Newswise – Adult cancer survivors have a higher risk of heart failure and other cardiovascular diseases later in life than adults without cancer, according to a large study led by Johns Hopkins Medicine researchers. The findings, which came from analyzing information on about 12,000 people followed over decades, build on the increasingly recognized link between cancer and heart disease, and indicated that cancer survivors are a high-risk group who may need more aggressive CVD prevention. has.
According to the study, published online June 27 in the Journal of the American College of Cardiology, adult cancer survivors had a 42% greater risk of CVD than those without cancer. The authors found that cancer survivors had a particularly higher risk of developing heart failure (52% higher risk), followed by stroke (22% higher risk). There were no significant differences in the risk of coronary heart disease between people with and without cancer.
“Cardiovascular disease is one of the leading causes of death among some cancer survivors, and that risk is often neglected,” says Roberta Florida, MD, MHS, assistant professor of medicine and director of cardio-oncology at Johns Hopkins University and lead author of the study. “We hope our research raises awareness of cardiovascular disease risk in those who survive cancer and that health care providers actively reinforce the importance of prevention.”
The study also looked at specific types of cancer and found that the risk of CVD is not uniform across all cancers. For example, breast, lung, colorectal and haematological/lymphatic cancers were significantly associated with a higher risk of CVD, while prostate cancer was not.
The American Cancer Society estimates that there are more than 16.9 million adult cancer survivors in the US today, and that number will rise to more than 22.1 million by 2030, putting more and more people at risk for CVD.
“Major advances in cancer treatment mean patients are living longer. This means we now need to pay attention to other chronic diseases, especially heart disease, in cancer survivors,” says Elizabeth Selvin, Ph.D., MPH, professor of epidemiology at the Johns Hopkins Bloomberg School of Public Health and senior author of the study. “Cancer survivors are a high-risk population and should be prioritized for interventions that reduce the risk of heart disease later in life.”
The analysis used data from the Atherosclerosis Risk in Communities Study, a prospective community-based population study, initiated in 1987, of CVD and its risk factors. The study had 12,414 participants, with an average age of 54, who were followed through 2020. About 55% were female, 25% were black, and 3,250 were diagnosed with cancer.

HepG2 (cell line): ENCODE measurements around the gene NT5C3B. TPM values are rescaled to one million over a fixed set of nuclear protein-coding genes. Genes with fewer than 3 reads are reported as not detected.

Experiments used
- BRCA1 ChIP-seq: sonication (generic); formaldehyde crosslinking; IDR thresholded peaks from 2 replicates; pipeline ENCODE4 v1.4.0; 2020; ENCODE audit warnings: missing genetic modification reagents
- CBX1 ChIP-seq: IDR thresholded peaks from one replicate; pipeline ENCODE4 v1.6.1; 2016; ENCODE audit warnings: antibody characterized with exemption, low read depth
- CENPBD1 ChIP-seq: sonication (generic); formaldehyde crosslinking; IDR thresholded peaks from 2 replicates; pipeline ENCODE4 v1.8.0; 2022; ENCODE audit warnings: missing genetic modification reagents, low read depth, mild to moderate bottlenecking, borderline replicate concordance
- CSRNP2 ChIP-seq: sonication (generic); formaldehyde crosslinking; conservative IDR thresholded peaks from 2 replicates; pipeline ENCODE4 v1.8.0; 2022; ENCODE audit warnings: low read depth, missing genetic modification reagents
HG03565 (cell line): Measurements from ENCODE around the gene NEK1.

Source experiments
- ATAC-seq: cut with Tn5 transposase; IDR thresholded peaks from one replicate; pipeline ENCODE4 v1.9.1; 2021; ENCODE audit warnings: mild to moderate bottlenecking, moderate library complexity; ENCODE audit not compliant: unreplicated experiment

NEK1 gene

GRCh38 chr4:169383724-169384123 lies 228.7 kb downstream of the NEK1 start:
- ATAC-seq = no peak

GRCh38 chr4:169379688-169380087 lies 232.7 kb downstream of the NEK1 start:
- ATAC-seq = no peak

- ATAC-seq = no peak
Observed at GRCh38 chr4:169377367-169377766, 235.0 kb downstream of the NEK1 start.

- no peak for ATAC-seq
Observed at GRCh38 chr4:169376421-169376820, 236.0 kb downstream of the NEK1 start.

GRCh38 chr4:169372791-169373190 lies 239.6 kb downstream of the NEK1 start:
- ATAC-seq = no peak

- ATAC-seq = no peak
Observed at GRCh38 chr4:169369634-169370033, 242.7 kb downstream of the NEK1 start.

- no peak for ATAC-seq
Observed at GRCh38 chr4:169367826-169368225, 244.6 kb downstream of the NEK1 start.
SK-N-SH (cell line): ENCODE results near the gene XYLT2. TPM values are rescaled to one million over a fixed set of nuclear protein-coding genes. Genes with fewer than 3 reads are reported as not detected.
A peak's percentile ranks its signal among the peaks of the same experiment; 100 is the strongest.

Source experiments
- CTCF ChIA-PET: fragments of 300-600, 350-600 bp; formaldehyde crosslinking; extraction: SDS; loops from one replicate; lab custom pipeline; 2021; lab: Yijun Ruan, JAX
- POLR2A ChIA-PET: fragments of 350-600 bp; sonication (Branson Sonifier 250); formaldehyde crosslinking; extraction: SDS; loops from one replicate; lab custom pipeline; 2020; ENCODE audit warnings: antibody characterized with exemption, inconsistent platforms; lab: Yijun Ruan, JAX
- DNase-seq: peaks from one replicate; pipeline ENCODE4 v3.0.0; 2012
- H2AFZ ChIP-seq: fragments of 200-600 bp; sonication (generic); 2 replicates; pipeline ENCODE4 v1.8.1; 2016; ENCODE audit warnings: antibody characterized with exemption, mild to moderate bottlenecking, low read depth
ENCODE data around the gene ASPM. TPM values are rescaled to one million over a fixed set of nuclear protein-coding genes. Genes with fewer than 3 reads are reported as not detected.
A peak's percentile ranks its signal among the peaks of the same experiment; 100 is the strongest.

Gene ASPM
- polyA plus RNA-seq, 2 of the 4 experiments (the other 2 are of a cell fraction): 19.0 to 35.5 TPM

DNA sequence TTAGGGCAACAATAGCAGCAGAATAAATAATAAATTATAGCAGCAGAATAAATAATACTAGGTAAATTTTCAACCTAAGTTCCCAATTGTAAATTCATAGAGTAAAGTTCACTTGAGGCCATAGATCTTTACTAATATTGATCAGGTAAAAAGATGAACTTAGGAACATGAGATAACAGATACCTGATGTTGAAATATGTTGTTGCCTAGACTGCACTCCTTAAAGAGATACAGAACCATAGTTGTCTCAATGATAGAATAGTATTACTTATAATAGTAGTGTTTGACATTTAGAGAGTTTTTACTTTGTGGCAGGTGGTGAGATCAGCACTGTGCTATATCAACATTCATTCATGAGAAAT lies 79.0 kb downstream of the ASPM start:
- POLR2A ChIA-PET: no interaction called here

Although the study was not designed to determine the causes of increased cardiovascular disease risk in cancer survivors, Florido says her team’s main hypothesis is a combination of cancer and non-cancer factors such as inflammation, oxidative stress, cardiac toxicity of specific cancer treatments and traditional risk. factors such as high blood pressure, diabetes and obesity. Although the increased risk of cardiovascular disease in this group was not fully explained by traditional cardiovascular risk factors such as obesity, high blood pressure and cholesterol levels and diabetes, it is still very important to address these risk factors that are common in cancer survivors.
Cardiac toxicity from cancer therapies, or adverse effects on the heart from cancer therapies, may be particularly important in increasing the risk of CVD in some cancer survivors. For example, breast and blood cancer survivors had a significantly higher risk of CVD, and these cancers are usually treated with a combination of chemotherapy and chest radiation that can damage the heart. Conversely, prostate cancer survivors had no increased risk of CVD. These patients can be treated with active surveillance or topical therapies without the risk of cardiac toxicity.
“More research is needed to better understand why cancer survivors are at greater risk of cardiovascular disease and whether this is partly explained by the negative cardiac effects of some cancer therapies,” says Florido. “This could lead to more targeted preventive strategies for this population.”
In addition to Florido and Selvin, the researchers include Chiadi Ndumele, Roger Blumenthal, and Kunihiro Matsushita of Johns Hopkins University School of Medicine; Natalie Daya, Silvia Koton, Yejin Mok, and Josef Coresh of the Johns Hopkins Bloomberg School of Public Health; Corinne Joshu and Elizabeth Platz of the Johns Hopkins Bloomberg School of Public Health and the Johns Hopkins Kimmel Cancer Center; Stuart Russell of Duke University; Anna Prizment of the University of Minnesota and Ashley Felix of the Ohio State University College of Public Health.
Authors report no conflicts of interest in this study.
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